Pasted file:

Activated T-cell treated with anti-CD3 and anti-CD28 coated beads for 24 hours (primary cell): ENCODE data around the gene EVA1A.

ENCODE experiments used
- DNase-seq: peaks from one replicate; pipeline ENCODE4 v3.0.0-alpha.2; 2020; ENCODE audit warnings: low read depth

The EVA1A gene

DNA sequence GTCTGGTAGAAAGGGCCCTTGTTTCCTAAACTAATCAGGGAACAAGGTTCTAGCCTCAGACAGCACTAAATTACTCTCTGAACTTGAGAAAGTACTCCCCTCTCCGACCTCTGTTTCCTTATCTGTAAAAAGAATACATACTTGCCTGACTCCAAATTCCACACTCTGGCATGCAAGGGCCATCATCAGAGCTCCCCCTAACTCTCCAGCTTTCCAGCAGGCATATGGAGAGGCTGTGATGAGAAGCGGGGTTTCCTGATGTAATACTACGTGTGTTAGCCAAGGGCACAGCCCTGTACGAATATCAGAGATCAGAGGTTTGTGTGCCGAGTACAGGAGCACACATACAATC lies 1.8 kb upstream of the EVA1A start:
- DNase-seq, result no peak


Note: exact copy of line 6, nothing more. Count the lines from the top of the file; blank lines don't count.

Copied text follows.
- DNase-seq, result no peak